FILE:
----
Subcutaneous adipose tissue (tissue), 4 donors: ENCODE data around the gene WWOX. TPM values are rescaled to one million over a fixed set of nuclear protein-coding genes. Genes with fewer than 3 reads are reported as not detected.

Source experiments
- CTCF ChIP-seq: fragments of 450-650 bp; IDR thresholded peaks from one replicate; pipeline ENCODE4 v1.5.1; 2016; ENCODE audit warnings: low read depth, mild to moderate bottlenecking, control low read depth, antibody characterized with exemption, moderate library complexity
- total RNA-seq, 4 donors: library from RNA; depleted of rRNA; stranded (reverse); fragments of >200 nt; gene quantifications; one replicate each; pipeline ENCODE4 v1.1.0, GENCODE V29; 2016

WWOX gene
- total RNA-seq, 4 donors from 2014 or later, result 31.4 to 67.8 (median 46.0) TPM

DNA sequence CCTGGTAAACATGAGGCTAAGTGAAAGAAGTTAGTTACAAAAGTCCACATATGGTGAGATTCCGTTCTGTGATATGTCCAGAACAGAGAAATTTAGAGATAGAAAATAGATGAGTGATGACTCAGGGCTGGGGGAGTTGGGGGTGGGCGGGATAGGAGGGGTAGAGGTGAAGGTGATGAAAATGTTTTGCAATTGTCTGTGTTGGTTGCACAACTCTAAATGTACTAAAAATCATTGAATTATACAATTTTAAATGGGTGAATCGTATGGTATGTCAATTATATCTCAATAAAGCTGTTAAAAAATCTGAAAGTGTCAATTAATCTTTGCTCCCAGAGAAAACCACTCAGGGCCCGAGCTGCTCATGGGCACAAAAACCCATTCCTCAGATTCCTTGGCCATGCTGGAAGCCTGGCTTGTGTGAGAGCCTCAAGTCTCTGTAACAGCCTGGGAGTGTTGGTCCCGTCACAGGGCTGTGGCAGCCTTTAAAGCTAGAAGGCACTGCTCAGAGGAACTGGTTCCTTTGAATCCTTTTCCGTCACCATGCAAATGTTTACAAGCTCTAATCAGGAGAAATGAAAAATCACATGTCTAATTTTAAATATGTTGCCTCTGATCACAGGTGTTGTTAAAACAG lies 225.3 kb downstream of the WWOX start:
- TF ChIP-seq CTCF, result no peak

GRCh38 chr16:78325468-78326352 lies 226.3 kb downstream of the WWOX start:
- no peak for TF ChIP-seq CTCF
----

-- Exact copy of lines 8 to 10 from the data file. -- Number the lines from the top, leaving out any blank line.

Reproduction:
- TF ChIP-seq CTCF, result no peak

GRCh38 chr16:78325468-78326352 lies 226.3 kb downstream of the WWOX start:
- no peak for TF ChIP-seq CTCF